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Detroit Pistons: Rebuilding From the Bottom...Again - OTBN 30-In-30

Today in our off-season report card series, we take a look at the worst team in the NBA last year and how they are trying to get back to respectability



Last season, the Detroit Pistons were the 12th worst NBA team in history if you go by winning percentage. They were a team that felt directionaless, aimless, and were generally unwatchable. The big Monty Willams experiment failed spectacularly, as the teams racked up loss after loss. Williams had signed a massive six year $78.5 million contract before the start of last season. The team then promptly fired him at the conclusion of the worst season in franchise history. In his place, the team has hired JB Bickerstaff who was recently fired by the Cleveland Cavaliers after losing in the second round to the Boston Celtics. 


The Pistons, one of the NBA’s more historically relevant franchises, own the worst record in the NBA since 2009-10. A 14 year run of incompetence that has featured only two trips to the playoffs and two 40+ win seasons. The team now finds themselves in a familiar place: starting from scratch. Troy Weaver is out as general manager and Trajan Langdon replaces him in the hopes of building something viable in Detroit again. 




Last season saw 31 different players suit up for the Pistons. By comparison the Cleveland Cavaliers, who play in the same division as Detroit, only had 18 players log minutes this past season. Detroit has once again become Siberia, a place where NBA players bide their time before they can move on to their next destination. Last season they had multiple veterans who were either just trade pieces or were reclamation projects like James Wiseman and Marvin Bagley III. As they head into yet another new era, it is time for the Pistons to once again trim the fat off of their roster. 


The team has let James Wiseman and Evan Fournier, among others, walk out in free agency. They traded Quentin Grimes (who was acquired last year from the Knicks) to Dallas in return for Tim Hardaway Jr, who is likely a buyout or trade deadline candidate. They also signed Tobias Harris to a 2-year $52 million deal and Malik Beasley to a 1-year $6 million deal. Both of these moves add immediate help in regards to outside shooting, a statistic that the Pistons struggled with last season where the Pistons ranked 26th in three point attempts and 25th in three point percentage. The biggest move of their off-season thus far though is a max contract extension of Cade Cunningham.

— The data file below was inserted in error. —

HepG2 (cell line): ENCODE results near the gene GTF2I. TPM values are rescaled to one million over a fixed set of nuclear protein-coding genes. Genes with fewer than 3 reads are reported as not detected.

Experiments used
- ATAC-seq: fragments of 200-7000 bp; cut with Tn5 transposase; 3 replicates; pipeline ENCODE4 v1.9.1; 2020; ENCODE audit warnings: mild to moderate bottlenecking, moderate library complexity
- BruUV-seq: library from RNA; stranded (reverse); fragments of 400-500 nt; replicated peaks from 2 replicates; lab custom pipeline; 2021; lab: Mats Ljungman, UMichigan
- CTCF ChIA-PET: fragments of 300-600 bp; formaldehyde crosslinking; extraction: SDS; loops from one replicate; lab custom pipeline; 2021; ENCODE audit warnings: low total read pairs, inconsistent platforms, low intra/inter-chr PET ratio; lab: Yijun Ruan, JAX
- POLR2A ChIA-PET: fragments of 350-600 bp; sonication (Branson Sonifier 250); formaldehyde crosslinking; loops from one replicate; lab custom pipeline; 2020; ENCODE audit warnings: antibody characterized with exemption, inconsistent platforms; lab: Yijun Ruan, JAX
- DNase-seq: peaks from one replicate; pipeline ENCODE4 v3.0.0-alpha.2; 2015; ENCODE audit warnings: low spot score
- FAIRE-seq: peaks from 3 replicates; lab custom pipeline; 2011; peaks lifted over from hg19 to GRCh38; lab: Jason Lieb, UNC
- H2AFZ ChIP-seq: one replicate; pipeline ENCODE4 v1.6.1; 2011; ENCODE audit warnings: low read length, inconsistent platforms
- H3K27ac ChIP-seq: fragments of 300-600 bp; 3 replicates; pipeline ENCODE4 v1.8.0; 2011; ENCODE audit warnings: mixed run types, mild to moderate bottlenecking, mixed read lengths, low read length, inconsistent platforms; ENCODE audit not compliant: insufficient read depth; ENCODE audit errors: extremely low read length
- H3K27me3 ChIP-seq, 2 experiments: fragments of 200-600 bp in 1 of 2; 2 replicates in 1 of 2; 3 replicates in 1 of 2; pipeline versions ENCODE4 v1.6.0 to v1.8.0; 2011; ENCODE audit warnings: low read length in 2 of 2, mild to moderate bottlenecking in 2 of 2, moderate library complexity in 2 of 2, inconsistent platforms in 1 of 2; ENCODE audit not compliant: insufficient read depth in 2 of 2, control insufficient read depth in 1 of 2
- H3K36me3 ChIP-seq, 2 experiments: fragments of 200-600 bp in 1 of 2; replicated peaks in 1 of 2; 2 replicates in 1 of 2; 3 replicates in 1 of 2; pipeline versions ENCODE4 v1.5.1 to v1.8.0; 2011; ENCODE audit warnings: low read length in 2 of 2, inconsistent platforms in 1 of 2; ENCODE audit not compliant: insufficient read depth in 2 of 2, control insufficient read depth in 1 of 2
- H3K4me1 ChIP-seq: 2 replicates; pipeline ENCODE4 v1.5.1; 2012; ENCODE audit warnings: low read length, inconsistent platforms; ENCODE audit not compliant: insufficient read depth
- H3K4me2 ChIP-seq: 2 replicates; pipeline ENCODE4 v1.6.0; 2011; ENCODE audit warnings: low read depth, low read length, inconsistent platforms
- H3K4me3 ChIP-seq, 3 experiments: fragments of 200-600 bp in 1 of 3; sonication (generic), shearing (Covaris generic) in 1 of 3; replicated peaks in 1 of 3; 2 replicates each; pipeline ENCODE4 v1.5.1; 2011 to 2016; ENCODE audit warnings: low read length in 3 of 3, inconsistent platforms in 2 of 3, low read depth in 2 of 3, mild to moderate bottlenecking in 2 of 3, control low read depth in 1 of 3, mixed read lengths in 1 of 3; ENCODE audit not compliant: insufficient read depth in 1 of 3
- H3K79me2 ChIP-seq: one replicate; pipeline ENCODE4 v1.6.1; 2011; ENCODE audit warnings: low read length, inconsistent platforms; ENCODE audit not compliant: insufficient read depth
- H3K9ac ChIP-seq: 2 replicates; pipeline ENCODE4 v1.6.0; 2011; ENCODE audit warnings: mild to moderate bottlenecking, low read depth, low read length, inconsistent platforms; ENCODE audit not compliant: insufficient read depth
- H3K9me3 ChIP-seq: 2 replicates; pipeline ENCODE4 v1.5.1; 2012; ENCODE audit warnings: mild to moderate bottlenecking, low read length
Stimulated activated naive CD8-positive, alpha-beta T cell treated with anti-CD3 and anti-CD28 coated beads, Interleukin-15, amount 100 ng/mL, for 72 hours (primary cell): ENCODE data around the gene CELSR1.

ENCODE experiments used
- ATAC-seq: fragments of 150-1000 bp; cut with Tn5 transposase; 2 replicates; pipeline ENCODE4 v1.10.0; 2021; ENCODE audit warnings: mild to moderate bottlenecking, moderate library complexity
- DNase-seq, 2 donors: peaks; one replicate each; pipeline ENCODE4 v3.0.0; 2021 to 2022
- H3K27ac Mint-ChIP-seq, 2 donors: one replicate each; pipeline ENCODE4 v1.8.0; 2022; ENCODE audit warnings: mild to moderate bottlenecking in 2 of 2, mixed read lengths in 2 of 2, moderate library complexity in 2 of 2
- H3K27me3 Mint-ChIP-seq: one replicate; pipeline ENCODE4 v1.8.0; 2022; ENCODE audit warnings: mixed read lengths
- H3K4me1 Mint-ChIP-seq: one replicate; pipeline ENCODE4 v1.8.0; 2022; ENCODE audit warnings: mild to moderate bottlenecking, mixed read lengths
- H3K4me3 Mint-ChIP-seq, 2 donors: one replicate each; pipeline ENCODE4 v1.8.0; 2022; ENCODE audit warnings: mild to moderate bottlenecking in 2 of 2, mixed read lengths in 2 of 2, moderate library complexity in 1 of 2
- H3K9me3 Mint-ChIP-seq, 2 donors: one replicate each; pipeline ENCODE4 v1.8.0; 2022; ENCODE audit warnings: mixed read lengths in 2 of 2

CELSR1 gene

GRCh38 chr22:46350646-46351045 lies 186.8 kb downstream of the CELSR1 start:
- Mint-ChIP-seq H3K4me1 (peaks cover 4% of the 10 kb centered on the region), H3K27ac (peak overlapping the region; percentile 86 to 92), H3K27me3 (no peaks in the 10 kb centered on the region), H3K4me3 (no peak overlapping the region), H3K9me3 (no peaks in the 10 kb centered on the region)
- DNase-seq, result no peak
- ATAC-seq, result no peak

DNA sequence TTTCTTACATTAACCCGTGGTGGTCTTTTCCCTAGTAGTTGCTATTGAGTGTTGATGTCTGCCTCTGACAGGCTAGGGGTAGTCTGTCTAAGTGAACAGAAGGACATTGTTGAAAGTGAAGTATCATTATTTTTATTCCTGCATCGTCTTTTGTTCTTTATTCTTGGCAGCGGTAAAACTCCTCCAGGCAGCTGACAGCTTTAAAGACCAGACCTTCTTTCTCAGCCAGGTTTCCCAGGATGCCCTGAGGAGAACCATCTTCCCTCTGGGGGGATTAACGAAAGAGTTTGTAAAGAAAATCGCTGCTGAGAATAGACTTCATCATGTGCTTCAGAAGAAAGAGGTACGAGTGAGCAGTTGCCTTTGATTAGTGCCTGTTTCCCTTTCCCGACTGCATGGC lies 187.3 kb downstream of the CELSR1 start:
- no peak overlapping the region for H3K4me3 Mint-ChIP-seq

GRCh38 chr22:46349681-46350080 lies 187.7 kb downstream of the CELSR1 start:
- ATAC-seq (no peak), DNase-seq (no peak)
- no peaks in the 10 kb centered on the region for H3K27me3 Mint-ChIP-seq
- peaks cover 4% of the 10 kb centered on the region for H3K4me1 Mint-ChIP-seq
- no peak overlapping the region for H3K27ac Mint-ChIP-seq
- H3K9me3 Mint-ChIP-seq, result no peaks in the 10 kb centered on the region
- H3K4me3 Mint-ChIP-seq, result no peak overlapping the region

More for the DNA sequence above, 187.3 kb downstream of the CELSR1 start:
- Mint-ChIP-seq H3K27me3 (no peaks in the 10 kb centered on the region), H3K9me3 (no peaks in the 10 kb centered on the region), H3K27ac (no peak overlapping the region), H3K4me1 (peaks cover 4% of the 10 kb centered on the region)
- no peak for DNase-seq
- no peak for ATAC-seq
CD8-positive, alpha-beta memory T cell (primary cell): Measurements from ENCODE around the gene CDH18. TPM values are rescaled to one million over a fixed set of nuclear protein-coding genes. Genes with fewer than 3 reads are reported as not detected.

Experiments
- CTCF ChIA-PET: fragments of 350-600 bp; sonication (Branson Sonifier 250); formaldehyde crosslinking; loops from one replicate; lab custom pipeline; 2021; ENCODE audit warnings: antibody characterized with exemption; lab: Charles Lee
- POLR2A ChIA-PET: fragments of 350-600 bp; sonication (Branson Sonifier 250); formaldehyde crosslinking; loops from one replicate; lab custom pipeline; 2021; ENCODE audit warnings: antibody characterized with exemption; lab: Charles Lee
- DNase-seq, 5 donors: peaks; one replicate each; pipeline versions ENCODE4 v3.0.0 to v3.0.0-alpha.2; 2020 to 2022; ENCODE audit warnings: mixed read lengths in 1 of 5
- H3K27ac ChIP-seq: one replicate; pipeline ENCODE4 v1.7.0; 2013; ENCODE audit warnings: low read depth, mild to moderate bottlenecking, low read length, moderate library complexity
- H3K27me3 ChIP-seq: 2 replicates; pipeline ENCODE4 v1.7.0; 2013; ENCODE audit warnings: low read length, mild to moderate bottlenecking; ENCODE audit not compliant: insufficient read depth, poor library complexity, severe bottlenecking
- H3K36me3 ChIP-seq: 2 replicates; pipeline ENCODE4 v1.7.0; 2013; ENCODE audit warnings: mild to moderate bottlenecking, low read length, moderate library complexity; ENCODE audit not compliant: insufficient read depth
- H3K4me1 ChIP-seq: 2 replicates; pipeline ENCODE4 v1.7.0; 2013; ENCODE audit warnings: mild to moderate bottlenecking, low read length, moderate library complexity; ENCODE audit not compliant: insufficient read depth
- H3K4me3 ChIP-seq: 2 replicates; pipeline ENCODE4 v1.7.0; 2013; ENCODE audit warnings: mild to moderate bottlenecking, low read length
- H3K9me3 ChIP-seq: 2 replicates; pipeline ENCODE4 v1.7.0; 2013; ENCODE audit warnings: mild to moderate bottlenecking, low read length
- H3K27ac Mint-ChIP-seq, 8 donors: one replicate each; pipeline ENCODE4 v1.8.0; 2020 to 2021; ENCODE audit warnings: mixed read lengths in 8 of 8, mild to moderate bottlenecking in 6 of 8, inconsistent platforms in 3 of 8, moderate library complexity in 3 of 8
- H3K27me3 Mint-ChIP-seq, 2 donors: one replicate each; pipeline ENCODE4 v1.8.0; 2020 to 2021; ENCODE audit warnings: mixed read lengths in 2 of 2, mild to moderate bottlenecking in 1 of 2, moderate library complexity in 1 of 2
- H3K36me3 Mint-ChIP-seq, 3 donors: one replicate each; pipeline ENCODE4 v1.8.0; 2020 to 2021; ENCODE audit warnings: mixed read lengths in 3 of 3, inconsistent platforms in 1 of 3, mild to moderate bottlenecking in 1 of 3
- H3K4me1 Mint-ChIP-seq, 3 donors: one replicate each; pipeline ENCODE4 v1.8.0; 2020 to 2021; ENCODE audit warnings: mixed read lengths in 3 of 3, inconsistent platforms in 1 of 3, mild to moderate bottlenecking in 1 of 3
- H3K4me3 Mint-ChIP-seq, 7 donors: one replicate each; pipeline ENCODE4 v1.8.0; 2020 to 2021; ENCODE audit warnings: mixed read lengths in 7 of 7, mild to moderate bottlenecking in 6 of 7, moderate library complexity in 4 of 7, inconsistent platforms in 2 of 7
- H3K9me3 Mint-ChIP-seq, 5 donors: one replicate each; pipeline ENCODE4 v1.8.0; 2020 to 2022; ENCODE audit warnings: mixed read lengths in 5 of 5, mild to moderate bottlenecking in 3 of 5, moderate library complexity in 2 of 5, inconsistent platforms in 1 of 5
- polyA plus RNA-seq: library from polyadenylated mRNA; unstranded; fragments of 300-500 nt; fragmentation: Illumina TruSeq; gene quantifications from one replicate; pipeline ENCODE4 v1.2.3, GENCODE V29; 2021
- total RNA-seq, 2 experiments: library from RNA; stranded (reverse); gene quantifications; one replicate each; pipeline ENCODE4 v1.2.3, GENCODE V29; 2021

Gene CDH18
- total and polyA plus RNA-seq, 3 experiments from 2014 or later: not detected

Cunningham, who was the number one overall pick in the 2021 Draft, has only played in 56% of his teams games. But despite all the losing, he showed some signs of improvement this past season. He topped 22 points per game and shot 35% from three, both career highs. He also had career highs in free throw percentage and assists per game. The Pistons have determined that he is still their franchise player and the offering of a 5-year $236 million extension shows that faith. 


The team yet again did not win the Lottery in this year’s Draft and had the fifth pick for the third consecutive year. Alongside Cunningham, the Pistons have a very young core group of players in Jaden Ivey, Ron Holland II (this year's draft pick), Jalen Duren, and Ausar Thompson. It remains to be seen what will become of Isaiah Stewart, the team's fifth year big man.With Cunningham, Duren, Thompson, Holland, and Ivey the team has an athletic core but one that seems to be lacking in shooting, which is problematic in today’s NBA. 


In theory, this is where the signings of Tobias Harris and Malik Beasley make sense. Despite being an afterthought in Philly in the playoffs last season, Harris was shooting over 35% from three on four attempts per game. Beasley, who was on the Bucks last season, was one of the best three point shooters in the league making 41% of his attempts. For the Pistons, their current reality is not about making the playoffs but rather on becoming respectable again. That is how far one of the more proud organizations of the last 40 years has fallen. 


They will have decisions to make on the futures of Jaden Ivey and Jalen Duren sooner rather than later but at the very least they are not fooling themselves into thinking they are a piece or a coach away from contention. That is the fallacy that they have operated under since the end of the Chauncey Billups and Ben Wallace era. This iteration of the team, it seems, understands that they are starting over from the bottom. And that realization is incredibly important if the team wants to be in the playoff mix in the next five years.  




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